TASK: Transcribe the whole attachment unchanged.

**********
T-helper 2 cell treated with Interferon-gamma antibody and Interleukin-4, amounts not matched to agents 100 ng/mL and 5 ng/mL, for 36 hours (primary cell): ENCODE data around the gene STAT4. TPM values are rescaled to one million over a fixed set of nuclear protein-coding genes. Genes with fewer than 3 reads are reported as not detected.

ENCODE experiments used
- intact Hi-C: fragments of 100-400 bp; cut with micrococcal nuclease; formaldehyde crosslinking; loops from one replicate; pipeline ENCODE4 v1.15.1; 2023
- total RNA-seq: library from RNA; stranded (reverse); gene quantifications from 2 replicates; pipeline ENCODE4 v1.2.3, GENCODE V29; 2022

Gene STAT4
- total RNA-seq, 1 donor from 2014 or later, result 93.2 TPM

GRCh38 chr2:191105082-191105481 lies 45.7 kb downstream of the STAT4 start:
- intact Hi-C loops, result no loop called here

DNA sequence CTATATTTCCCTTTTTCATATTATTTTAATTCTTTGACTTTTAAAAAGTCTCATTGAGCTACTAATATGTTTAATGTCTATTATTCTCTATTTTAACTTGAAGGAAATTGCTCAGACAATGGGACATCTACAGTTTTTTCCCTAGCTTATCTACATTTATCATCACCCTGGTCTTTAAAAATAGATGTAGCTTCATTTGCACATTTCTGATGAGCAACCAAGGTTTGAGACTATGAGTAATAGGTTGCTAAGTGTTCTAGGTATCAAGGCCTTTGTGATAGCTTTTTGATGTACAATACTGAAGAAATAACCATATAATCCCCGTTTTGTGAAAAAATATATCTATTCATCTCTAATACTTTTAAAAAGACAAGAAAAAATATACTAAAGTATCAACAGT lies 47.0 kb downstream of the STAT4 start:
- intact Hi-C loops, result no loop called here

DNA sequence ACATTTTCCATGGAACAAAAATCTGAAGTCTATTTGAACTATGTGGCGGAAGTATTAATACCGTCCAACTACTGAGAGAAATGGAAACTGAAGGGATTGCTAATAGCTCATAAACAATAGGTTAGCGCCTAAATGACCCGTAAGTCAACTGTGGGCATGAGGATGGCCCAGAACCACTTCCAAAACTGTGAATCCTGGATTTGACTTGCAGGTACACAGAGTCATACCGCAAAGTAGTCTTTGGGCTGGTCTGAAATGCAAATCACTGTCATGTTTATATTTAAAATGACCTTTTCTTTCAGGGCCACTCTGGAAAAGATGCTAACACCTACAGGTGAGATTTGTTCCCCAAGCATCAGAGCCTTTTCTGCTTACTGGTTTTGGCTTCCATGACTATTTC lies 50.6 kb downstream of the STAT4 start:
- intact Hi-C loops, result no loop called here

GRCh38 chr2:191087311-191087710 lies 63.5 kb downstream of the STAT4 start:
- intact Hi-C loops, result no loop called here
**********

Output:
T-helper 2 cell treated with Interferon-gamma antibody and Interleukin-4, amounts not matched to agents 100 ng/mL and 5 ng/mL, for 36 hours (primary cell): ENCODE data around the gene STAT4. TPM values are rescaled to one million over a fixed set of nuclear protein-coding genes. Genes with fewer than 3 reads are reported as not detected.

ENCODE experiments used
- intact Hi-C: fragments of 100-400 bp; cut with micrococcal nuclease; formaldehyde crosslinking; loops from one replicate; pipeline ENCODE4 v1.15.1; 2023
- total RNA-seq: library from RNA; stranded (reverse); gene quantifications from 2 replicates; pipeline ENCODE4 v1.2.3, GENCODE V29; 2022

Gene STAT4
- total RNA-seq, 1 donor from 2014 or later, result 93.2 TPM

GRCh38 chr2:191105082-191105481 lies 45.7 kb downstream of the STAT4 start:
- intact Hi-C loops, result no loop called here

DNA sequence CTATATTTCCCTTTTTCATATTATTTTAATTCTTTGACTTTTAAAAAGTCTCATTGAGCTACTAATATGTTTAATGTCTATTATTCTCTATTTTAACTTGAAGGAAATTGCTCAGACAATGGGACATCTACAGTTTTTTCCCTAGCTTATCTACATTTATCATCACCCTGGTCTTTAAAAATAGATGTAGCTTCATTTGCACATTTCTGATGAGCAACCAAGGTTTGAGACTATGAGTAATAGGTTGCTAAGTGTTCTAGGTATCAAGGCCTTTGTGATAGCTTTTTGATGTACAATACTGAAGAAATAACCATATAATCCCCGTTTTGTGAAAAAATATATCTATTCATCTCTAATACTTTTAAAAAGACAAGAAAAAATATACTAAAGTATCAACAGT lies 47.0 kb downstream of the STAT4 start:
- intact Hi-C loops, result no loop called here

DNA sequence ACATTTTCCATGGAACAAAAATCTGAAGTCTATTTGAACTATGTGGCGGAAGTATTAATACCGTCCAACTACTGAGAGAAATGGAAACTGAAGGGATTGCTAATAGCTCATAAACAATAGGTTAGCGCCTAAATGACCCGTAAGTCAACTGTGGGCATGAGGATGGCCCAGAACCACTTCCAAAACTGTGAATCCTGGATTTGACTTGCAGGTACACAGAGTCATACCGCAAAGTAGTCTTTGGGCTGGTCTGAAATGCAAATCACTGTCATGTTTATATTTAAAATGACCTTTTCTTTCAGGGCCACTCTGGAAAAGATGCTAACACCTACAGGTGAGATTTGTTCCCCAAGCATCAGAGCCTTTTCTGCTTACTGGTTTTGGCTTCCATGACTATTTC lies 50.6 kb downstream of the STAT4 start:
- intact Hi-C loops, result no loop called here

GRCh38 chr2:191087311-191087710 lies 63.5 kb downstream of the STAT4 start:
- intact Hi-C loops, result no loop called here